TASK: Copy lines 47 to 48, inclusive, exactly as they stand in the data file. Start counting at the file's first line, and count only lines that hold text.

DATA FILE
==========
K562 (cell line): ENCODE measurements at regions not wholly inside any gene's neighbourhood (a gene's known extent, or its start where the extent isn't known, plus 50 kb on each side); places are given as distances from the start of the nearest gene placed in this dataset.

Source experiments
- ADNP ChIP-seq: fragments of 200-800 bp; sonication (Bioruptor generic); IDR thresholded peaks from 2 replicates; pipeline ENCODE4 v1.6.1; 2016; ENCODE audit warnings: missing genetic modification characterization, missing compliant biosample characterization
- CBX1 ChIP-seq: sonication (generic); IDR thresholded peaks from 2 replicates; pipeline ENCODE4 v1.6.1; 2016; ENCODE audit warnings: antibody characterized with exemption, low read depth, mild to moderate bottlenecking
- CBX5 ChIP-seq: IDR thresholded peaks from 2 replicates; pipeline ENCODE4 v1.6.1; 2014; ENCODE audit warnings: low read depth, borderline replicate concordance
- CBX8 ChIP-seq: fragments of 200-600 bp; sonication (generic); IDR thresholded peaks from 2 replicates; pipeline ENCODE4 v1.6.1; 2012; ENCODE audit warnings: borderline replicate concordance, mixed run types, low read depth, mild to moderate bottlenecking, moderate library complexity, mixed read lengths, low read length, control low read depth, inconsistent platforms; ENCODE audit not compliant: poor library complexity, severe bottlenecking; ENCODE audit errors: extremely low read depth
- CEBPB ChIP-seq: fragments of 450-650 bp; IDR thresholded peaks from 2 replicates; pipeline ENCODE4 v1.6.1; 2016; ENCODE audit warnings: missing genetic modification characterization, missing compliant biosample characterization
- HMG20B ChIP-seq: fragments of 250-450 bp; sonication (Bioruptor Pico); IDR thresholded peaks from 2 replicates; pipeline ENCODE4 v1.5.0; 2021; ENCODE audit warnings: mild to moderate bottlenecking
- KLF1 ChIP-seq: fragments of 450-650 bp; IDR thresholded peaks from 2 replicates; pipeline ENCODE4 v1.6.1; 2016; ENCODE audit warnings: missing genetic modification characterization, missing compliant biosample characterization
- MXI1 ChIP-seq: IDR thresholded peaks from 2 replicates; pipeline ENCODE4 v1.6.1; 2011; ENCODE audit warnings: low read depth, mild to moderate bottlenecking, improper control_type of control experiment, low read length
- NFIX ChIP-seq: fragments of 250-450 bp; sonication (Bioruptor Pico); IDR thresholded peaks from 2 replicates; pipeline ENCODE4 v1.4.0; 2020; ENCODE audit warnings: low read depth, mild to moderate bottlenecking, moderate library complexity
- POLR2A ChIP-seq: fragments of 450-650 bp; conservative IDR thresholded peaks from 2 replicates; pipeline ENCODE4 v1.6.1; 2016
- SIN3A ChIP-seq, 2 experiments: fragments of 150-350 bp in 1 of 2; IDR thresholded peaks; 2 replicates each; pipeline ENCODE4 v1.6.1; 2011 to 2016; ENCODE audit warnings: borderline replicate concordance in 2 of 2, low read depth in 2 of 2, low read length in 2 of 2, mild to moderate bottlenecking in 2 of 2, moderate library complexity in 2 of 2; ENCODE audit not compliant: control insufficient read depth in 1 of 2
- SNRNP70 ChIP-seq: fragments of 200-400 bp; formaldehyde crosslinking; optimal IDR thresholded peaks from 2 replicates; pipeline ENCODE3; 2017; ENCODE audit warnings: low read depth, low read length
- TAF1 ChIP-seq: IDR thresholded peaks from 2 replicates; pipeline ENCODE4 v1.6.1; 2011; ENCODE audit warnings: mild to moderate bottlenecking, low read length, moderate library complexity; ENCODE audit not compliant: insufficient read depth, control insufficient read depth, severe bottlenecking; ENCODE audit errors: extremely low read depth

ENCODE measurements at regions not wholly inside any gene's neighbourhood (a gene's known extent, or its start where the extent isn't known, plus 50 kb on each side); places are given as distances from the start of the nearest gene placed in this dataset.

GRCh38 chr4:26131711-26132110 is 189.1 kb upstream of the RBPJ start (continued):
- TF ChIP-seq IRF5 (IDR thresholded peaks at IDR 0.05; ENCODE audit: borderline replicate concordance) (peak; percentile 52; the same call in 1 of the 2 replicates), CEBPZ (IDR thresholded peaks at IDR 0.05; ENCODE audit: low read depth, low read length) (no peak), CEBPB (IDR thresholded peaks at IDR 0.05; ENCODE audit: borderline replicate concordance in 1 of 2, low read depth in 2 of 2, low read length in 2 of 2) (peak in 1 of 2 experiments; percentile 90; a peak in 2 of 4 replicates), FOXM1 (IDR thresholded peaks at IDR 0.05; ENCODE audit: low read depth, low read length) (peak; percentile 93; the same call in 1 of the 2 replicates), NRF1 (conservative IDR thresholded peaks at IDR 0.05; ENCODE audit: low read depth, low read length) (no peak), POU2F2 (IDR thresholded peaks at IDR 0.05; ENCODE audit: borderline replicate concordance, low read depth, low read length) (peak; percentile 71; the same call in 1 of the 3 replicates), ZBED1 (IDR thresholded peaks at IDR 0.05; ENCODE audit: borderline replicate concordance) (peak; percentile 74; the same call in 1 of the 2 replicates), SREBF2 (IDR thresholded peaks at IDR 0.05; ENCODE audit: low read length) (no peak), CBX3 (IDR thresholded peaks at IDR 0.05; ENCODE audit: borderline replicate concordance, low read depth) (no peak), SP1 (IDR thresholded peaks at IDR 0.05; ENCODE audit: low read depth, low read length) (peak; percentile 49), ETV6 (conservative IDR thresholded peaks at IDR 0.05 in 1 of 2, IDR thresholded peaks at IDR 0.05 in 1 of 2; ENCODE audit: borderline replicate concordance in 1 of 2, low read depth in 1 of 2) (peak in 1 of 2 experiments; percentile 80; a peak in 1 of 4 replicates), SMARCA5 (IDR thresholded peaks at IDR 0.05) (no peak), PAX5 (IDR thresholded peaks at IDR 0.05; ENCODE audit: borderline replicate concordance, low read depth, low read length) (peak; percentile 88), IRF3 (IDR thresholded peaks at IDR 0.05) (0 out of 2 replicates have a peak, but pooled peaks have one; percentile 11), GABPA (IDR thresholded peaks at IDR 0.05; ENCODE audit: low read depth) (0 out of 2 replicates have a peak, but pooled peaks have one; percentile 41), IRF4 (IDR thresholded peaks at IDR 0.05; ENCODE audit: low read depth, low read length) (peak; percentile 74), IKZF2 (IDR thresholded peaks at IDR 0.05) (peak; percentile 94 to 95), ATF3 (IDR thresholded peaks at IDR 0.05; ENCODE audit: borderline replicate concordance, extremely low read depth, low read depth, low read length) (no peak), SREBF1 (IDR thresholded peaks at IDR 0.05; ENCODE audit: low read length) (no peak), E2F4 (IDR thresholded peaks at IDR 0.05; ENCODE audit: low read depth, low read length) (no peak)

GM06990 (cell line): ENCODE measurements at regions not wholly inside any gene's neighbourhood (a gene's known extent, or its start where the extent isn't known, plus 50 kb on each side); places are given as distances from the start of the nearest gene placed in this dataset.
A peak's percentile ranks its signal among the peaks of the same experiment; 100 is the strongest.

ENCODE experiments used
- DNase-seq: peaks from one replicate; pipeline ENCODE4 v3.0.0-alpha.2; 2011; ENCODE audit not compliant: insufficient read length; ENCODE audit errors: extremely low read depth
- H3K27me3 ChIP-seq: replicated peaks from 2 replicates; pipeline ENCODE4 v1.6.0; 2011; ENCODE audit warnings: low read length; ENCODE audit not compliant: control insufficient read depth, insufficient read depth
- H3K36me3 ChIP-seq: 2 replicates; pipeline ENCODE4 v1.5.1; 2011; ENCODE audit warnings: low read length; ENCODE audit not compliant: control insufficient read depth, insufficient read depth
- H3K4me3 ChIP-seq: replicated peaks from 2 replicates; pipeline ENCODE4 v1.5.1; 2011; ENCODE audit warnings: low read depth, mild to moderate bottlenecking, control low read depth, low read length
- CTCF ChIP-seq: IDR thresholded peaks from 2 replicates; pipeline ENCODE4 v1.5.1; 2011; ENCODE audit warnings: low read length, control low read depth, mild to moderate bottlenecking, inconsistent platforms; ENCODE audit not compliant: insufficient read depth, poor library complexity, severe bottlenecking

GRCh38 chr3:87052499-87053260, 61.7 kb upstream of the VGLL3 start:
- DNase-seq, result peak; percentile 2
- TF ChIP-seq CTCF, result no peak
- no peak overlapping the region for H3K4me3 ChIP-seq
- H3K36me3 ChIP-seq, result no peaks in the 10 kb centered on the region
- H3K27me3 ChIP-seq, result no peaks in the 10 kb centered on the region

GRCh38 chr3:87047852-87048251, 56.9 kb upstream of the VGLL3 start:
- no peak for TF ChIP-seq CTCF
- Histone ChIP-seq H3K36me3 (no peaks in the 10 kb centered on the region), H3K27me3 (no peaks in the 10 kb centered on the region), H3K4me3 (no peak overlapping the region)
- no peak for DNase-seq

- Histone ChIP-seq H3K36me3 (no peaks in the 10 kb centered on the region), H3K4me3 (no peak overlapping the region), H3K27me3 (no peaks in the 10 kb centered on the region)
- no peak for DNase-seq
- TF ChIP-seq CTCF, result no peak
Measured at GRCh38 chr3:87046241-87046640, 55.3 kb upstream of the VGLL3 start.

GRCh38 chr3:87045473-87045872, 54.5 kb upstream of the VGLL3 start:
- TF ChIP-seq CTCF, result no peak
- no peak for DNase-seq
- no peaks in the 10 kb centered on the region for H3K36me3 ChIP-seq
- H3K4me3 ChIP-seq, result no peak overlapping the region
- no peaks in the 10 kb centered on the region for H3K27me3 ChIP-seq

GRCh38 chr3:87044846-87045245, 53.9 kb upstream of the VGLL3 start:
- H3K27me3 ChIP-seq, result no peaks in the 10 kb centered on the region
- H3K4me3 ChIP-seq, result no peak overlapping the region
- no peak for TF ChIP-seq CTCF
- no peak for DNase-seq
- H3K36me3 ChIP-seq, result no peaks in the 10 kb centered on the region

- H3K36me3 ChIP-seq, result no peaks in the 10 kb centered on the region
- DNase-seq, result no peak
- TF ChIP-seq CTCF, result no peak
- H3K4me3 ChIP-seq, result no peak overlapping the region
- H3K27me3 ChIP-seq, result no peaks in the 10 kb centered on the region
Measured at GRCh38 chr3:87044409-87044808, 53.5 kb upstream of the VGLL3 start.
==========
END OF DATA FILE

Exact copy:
GRCh38 chr3:87044846-87045245, 53.9 kb upstream of the VGLL3 start:
- H3K27me3 ChIP-seq, result no peaks in the 10 kb centered on the region